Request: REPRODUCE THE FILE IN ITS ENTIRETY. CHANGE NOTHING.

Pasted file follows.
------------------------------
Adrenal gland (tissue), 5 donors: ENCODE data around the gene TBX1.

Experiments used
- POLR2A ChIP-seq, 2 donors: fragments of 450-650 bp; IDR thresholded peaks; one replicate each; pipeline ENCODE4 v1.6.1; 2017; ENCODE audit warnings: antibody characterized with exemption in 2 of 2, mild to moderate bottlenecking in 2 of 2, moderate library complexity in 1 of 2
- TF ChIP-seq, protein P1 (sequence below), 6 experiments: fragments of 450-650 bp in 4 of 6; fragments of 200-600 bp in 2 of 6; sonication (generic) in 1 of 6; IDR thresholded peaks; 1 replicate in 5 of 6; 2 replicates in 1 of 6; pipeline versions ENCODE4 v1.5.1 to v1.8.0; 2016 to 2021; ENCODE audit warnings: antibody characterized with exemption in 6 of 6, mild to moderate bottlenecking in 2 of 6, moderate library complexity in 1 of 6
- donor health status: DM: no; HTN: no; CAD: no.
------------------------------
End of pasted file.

Adrenal gland (tissue), 5 donors: ENCODE data around the gene TBX1.

Experiments used
- POLR2A ChIP-seq, 2 donors: fragments of 450-650 bp; IDR thresholded peaks; one replicate each; pipeline ENCODE4 v1.6.1; 2017; ENCODE audit warnings: antibody characterized with exemption in 2 of 2, mild to moderate bottlenecking in 2 of 2, moderate library complexity in 1 of 2
- TF ChIP-seq, protein P1 (sequence below), 6 experiments: fragments of 450-650 bp in 4 of 6; fragments of 200-600 bp in 2 of 6; sonication (generic) in 1 of 6; IDR thresholded peaks; 1 replicate in 5 of 6; 2 replicates in 1 of 6; pipeline versions ENCODE4 v1.5.1 to v1.8.0; 2016 to 2021; ENCODE audit warnings: antibody characterized with exemption in 6 of 6, mild to moderate bottlenecking in 2 of 6, moderate library complexity in 1 of 6
- donor health status: DM: no; HTN: no; CAD: no.